But last summer’s top hits were two high-concept love stories, Ghost and Pretty Woman. And City Slickers may well be this summer’s sleeper hit. Made for $30 million, it grossed more than half of that in its first weekend—proof, it seems, of Crystal’s widespread popularity. An alumnus of TV’s Saturday Night Live, and the droll host who has made the Oscars tolerable, Crystal, 44, has the appeal of a comic everyman, combining Bob Hope’s affability with Woody Allen’s introspection.

City Slickers marks Crystal’s first big-screen appearance since When Harry Met Sally (1989), director Rob Reiner’s hit comedy about a late-blooming romance. Harry1 s success brought him a lot of scripts, said Crystal,

“but I couldn’t find anything I liked. I thought, ‘What am I—stupid? Why don’t I develop my own?' It was time to step into the batter’s box, time to lay it on the line.” To direct, Crystal chose Ron Underwood, a film-maker with only one feature to his credit, Tremors (1990), a strange little horror comedy about giant worms. But the crew also included an ace: Australian cinematographer Dean Sender, who

won an Oscar for his stunning images of the American Midwest in Dances with Wolves.

City Slickers presents an unusual hybrid of western action, urbane wit and moral fable. Mitch (Crystal) is disillusioned with his job selling ads at a New York City radio station— “I sell air”—and is bored by family life with his wife, Barbara (Patricia Wettig). He has also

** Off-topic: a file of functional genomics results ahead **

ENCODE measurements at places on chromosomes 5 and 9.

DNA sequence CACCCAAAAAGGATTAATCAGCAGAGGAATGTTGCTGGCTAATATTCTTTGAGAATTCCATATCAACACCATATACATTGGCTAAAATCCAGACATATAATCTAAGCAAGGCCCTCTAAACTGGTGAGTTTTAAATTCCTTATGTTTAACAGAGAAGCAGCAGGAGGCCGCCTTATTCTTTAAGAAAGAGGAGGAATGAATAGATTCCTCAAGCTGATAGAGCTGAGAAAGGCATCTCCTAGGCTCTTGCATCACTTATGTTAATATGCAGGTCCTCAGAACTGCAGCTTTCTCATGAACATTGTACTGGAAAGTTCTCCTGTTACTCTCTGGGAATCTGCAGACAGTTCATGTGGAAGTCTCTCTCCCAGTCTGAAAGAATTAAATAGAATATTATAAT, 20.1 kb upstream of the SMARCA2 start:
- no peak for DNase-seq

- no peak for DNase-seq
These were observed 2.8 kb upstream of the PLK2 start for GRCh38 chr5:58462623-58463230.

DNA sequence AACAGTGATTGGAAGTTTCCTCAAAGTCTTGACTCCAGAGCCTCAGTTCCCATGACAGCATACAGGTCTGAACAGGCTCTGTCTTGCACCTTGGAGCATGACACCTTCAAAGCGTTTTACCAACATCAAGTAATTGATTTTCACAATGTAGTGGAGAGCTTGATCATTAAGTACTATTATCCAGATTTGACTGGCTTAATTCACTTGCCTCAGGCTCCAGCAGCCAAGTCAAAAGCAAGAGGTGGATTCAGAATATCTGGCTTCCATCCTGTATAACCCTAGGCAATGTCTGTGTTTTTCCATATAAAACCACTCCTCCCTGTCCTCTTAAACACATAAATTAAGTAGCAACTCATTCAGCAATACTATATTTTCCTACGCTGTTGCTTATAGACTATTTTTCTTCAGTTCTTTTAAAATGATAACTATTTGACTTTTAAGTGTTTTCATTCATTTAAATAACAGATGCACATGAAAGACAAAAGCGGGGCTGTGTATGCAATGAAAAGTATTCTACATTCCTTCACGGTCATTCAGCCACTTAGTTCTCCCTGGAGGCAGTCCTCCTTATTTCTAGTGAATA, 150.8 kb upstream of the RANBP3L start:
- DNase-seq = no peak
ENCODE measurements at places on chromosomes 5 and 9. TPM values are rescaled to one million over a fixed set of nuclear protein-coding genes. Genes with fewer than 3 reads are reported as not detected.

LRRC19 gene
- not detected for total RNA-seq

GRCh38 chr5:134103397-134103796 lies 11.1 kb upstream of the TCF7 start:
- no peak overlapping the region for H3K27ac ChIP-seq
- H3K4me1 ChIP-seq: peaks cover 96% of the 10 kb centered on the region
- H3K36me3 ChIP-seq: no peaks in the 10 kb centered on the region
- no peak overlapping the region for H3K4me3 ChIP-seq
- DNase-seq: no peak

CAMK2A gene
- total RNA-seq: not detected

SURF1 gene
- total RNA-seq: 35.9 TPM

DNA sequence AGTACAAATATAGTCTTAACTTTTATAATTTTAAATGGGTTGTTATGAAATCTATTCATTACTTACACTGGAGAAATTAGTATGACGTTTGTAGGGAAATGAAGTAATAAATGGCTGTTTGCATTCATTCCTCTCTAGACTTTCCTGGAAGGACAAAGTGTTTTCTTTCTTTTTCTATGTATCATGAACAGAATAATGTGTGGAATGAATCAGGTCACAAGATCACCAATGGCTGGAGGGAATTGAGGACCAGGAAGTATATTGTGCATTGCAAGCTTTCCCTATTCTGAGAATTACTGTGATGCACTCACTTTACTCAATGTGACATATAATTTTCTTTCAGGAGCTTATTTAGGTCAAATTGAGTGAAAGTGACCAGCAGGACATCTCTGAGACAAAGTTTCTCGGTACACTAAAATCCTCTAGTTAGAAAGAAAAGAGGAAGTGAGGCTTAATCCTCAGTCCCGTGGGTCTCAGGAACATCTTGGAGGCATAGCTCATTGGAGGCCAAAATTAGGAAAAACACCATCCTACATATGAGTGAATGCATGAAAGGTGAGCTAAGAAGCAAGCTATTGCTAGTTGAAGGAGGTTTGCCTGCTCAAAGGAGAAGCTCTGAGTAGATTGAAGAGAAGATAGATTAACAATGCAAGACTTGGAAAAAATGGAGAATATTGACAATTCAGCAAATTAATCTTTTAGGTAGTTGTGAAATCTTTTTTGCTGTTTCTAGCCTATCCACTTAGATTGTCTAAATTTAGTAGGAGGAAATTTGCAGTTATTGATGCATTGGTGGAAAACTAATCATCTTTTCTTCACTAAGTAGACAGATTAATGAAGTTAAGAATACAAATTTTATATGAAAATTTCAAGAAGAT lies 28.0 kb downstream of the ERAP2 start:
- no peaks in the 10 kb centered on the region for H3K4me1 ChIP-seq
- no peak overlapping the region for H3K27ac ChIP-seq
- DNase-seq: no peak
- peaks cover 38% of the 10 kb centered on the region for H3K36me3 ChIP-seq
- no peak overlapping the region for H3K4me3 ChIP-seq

discovered hair growing in his ears. For his 39th birthday, Mitch’s friends Phil (Daniel Stern), a meek grocer, and Ed (Bruno Kirby), a macho sporting-goods salesman, rope him into going on a cattle drive. On the range, Mitch meets his nemesis in a trail boss named Curly, a tough old Marlboro Man played by Jack Palance in a priceless, career-capping self-parody. “Did you see how leathery he was?” says Mitch. “He was like a saddlebag with eyes.” Spurred by sharp one-liners, the comedy unfolds like a goosed-up therapy session on horseback. “It was hard to act on horseback,” Crystal recalled. “You had to pace your horse to move with the cameras. I mean, it’s hard enough to talk while you’re on your feet with a camera moving.” The constant presence of 400 cattle posed another challenge. “Sometimes, we had to replenish them because they got lazy,” Crystal added. “They started to understand ‘Quiet, we’re rolling—action!’ They’d wait for the clapper board and then they’d move. It was the strangest thing. Then they started to be method cows— ‘Have your person call my person, let’s have grass.’ ”